In the literature, perceived risk is conceptualized as perceptions of both susceptibility and severity. Optimistic bias, the belief that one is less vulnerable than others to various diseases, is based primarily on assessments of personal susceptibility. In this article, the authors ask how perceptions of relative severity/susceptibility differ as a function of perceived similarity between oneself and a referent. Based on predictions from the optimistic bias literature, Study 1 (N = 67) manipulated similarity and measured both susceptibility and severity. As anticipated, ratings of susceptibility were negatively correlated with similarity. Ratings of severity, however, were unexpected in that they were highest for a similar referent. The uniqueness of personal threat hypothesis was proposed as an explanation for this finding, and this hypothesis was tested in Study 2 (N = 121). Results were mostly supportive. Findings indicated that individuals strategically use susceptibility and severity ratings to modulate their assessment of overall risk and personal identity.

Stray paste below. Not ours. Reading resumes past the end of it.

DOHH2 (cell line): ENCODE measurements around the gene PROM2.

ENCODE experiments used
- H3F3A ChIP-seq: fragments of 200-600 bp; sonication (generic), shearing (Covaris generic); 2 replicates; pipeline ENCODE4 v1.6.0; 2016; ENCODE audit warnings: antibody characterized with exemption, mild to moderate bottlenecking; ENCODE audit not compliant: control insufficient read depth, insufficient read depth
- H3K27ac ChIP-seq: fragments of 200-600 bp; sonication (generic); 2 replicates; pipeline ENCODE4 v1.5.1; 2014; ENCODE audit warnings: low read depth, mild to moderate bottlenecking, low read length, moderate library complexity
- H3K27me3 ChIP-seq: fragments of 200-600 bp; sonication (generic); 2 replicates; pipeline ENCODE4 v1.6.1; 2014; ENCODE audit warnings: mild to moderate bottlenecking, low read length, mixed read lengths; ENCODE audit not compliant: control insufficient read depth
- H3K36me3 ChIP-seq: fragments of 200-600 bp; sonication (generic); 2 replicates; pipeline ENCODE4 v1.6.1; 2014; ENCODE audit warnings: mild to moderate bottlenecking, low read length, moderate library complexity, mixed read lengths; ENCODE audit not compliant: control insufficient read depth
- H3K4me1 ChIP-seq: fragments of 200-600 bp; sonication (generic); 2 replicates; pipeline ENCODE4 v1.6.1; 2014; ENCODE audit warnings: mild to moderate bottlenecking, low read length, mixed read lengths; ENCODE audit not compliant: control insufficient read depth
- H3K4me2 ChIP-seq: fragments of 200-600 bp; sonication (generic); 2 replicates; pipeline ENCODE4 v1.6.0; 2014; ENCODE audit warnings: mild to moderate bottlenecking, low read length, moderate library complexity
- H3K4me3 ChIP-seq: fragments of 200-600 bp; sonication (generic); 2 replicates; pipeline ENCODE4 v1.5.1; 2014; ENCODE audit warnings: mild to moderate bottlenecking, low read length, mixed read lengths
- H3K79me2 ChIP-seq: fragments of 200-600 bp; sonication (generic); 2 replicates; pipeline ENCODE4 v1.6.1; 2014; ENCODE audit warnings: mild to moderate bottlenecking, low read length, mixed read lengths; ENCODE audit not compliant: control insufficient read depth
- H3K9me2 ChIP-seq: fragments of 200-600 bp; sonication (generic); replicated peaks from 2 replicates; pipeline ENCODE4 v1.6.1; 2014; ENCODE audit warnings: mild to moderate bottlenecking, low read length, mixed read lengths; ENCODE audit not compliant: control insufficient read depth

ASJC Scopus subject areas
- Health(social science)